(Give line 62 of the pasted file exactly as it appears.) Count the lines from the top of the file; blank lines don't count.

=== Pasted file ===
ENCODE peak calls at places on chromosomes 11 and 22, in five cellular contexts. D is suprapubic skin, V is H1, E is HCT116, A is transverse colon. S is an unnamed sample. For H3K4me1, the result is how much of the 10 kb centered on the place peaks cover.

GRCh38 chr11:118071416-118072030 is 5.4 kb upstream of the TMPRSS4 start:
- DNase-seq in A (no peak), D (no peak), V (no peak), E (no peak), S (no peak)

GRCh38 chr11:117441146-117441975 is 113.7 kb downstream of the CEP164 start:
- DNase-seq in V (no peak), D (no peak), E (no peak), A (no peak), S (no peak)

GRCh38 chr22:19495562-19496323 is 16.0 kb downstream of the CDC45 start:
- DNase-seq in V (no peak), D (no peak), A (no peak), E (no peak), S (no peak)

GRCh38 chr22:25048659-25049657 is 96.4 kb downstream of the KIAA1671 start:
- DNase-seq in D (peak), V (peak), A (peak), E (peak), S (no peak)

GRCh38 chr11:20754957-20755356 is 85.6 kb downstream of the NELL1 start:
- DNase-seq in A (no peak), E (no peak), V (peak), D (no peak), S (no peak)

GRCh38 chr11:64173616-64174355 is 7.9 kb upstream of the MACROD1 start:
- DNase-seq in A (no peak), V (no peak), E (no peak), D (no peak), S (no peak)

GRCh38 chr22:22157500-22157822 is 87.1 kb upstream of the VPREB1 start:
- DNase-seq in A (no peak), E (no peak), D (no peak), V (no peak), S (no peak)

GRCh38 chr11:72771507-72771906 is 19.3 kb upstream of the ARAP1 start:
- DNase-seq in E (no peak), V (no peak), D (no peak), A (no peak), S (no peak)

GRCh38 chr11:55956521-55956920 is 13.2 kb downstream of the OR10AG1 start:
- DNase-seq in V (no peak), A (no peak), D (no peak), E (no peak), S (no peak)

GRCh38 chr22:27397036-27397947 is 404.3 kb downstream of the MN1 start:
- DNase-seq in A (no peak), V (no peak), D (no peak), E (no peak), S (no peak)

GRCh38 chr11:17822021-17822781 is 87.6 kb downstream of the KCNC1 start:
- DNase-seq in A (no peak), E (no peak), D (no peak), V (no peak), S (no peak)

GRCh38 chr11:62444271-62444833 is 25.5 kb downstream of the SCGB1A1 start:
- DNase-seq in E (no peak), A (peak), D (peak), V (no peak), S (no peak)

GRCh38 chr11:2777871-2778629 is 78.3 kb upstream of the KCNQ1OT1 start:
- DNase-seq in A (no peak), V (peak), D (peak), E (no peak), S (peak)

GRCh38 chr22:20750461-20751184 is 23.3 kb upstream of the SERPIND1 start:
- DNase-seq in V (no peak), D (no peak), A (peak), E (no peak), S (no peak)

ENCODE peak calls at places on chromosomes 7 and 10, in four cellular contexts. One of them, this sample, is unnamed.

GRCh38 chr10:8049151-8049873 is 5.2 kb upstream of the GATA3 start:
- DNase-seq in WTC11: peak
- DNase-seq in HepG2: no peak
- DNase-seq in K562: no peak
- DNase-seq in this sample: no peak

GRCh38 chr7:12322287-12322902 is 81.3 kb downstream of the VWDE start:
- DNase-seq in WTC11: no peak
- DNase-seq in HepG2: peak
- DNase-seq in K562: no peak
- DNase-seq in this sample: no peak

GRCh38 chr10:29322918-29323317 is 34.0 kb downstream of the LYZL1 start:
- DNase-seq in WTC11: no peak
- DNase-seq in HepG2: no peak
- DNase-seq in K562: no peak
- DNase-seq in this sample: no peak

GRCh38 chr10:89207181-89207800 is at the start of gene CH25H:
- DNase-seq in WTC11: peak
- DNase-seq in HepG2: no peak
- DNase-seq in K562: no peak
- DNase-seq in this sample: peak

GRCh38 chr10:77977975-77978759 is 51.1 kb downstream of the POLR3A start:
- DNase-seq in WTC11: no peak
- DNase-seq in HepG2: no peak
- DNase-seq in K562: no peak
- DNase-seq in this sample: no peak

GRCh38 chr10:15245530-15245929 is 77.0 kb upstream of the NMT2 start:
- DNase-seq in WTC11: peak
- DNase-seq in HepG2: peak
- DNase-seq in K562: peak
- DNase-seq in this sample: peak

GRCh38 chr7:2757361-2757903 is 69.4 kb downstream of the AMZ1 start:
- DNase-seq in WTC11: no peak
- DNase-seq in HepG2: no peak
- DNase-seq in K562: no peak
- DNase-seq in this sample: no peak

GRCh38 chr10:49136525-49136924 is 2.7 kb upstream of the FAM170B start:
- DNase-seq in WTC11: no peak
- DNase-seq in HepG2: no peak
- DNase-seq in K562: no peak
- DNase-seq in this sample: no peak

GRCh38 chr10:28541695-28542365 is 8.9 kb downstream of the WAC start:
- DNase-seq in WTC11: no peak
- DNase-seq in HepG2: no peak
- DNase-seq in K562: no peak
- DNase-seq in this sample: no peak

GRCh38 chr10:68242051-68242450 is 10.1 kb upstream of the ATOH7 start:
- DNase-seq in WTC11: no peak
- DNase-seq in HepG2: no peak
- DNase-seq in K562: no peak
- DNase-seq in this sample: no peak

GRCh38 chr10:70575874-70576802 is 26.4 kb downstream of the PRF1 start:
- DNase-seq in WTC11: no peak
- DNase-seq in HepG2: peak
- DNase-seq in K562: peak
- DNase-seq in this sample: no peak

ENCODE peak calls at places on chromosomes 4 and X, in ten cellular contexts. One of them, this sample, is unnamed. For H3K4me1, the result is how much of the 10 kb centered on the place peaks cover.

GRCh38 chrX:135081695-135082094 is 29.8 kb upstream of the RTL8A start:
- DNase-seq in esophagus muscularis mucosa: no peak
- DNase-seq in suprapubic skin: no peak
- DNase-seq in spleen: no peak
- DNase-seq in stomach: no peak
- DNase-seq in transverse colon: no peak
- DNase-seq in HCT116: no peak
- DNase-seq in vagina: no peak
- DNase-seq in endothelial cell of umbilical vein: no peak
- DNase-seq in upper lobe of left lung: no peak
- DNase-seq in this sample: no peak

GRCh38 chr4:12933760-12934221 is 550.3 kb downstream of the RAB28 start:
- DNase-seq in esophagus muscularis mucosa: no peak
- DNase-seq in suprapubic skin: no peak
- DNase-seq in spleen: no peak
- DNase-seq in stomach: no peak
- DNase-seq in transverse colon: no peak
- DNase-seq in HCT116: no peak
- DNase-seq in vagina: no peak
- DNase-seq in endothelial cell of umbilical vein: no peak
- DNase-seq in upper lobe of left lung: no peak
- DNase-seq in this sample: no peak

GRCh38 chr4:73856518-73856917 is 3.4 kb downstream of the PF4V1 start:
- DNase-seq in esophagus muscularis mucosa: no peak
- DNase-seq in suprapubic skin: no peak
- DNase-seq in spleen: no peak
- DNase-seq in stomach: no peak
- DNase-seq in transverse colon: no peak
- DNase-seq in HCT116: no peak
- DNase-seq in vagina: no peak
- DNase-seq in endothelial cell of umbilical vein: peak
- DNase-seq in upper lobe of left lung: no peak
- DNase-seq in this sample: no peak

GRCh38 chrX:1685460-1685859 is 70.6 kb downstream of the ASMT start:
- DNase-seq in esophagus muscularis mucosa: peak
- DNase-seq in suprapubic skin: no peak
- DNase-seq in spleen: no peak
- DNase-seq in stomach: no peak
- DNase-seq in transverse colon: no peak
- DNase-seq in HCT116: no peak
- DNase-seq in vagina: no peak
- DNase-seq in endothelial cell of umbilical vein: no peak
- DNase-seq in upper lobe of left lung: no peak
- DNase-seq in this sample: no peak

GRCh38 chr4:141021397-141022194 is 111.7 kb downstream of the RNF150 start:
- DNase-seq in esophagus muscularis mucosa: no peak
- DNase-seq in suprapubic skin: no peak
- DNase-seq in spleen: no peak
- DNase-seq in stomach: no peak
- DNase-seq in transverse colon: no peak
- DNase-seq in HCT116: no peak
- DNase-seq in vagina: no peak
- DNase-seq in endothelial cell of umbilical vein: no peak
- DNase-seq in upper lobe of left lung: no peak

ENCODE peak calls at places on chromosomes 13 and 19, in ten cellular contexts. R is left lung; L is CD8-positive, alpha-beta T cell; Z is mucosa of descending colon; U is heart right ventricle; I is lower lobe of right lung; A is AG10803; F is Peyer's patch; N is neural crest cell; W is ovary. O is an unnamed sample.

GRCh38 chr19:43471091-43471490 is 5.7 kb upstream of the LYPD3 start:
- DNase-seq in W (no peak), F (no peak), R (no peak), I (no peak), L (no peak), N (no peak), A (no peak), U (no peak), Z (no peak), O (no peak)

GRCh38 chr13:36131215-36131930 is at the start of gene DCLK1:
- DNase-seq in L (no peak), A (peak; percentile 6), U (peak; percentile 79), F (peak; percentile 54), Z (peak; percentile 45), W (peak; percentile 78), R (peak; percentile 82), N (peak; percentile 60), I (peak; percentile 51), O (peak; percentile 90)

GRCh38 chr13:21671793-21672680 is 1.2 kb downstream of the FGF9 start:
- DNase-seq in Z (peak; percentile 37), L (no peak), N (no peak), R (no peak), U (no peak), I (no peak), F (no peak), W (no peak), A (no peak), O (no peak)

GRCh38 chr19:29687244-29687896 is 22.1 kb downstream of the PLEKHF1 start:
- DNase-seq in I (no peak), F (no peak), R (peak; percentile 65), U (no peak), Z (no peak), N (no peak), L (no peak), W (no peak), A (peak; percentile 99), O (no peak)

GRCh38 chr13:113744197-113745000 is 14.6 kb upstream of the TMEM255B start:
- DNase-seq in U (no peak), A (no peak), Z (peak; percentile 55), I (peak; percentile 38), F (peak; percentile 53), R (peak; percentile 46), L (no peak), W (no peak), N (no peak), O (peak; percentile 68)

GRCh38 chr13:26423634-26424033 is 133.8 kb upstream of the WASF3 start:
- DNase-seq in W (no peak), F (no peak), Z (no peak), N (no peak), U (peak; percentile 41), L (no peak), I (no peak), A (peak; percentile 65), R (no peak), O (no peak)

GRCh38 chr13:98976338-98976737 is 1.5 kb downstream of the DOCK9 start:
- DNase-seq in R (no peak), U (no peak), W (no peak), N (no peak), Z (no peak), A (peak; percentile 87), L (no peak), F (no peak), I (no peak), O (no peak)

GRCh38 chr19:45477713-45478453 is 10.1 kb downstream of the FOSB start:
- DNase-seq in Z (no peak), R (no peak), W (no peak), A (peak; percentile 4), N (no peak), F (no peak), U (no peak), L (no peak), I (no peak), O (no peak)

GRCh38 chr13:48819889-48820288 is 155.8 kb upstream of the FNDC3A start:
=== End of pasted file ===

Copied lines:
- DNase-seq in WTC11: no peak